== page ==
By Paul Rosenberg, Senior Editor
A revolution in workers’ rights protection is close to becoming reality, in the form of AB 5, which would put an end to widespread worker misclassification that strips millions of workers of their rights as employees. It has national implications and has been endorsed by presidential candidates Sens. Bernie Sanders and Elizabeth Warren, with a final vote expected by Sept. 13.
AB 5, which passed the State Assembly overwhelmingly in late May, codifies the California State Supreme Court’s Dynamex decision that established a simple, straightforward “ABC” test of whether a worker qualifies as an employee, along the same lines that port truckers have been arguing and winning protections for most of the past decade.
“There’s still work to do,” AB 5’s author, Assemblywoman Lorena Gonzalez told Random Lengths News. “But we are confident that over the next month we will get AB 5 to the governor’s desk. We have an opportunity to lead the way in protecting the future of workers, and the country is watching.”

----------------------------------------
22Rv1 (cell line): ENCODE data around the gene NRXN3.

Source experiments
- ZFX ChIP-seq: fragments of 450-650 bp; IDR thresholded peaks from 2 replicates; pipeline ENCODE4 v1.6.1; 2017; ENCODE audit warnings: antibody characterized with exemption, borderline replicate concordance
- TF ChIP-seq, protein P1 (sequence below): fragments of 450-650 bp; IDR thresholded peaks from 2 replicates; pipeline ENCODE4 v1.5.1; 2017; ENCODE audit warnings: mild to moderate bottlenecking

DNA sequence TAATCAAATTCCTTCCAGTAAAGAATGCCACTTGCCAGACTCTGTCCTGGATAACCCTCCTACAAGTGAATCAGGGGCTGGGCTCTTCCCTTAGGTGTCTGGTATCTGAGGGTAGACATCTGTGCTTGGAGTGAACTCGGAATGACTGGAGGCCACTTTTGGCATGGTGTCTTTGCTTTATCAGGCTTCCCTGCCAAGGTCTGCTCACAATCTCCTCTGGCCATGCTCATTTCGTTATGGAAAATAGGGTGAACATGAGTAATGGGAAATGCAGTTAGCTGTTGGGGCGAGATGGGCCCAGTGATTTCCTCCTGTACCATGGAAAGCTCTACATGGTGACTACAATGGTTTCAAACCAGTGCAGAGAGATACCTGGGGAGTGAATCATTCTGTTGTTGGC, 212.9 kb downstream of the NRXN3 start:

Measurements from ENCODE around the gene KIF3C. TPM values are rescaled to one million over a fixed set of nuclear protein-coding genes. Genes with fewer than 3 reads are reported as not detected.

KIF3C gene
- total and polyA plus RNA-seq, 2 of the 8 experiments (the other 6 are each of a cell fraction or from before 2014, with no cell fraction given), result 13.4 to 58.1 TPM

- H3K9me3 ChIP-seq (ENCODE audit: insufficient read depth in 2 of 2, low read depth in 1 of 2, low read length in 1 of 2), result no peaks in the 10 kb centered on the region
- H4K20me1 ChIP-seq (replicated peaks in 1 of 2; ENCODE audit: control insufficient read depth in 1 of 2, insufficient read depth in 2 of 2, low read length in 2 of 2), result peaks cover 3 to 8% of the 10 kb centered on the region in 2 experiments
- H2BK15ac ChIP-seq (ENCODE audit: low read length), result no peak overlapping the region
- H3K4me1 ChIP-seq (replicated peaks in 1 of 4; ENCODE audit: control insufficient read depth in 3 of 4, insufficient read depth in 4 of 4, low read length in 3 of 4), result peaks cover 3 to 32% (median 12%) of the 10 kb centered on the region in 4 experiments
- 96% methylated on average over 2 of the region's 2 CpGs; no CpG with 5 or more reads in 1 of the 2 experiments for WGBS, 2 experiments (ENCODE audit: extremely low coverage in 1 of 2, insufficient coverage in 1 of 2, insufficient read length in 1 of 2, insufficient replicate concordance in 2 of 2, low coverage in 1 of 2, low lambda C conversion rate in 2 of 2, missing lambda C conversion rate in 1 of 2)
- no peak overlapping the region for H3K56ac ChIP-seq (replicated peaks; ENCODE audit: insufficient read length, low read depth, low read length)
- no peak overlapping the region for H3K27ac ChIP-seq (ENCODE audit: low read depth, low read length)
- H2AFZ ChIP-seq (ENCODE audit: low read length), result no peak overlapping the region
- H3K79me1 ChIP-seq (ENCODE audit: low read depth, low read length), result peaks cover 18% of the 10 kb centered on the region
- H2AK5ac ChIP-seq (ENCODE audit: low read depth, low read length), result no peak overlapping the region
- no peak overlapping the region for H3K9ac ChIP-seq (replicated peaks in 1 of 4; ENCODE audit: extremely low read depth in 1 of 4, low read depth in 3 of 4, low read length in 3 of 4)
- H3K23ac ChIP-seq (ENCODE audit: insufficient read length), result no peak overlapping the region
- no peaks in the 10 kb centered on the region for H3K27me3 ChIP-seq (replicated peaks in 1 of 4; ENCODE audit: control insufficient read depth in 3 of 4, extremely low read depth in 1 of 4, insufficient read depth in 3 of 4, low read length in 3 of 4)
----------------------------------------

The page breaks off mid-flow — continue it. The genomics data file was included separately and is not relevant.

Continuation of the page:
“AB 5 is effective because it is straightforward and simple: It makes full ‘employee’ status the default under state law, which will automatically protect millions of workers,” Warren wrote in Aug. 14 endorsement op-ed in the Sacramento Bee.
“The Dynamex ruling was a moral proclamation by the state’s highest court with a message that rang loud and clear: enough is enough,” Gonzalez told the Senate Committee on Labor, Public Employment and Retirement prior to its 4-1 vote of approval on July 10. “We cannot sit by while companies pass off their own costs of doing business onto California’s taxpayers and responsible businesses, while depriving millions of workers of the labor law protections that they are rightfully entitled to.”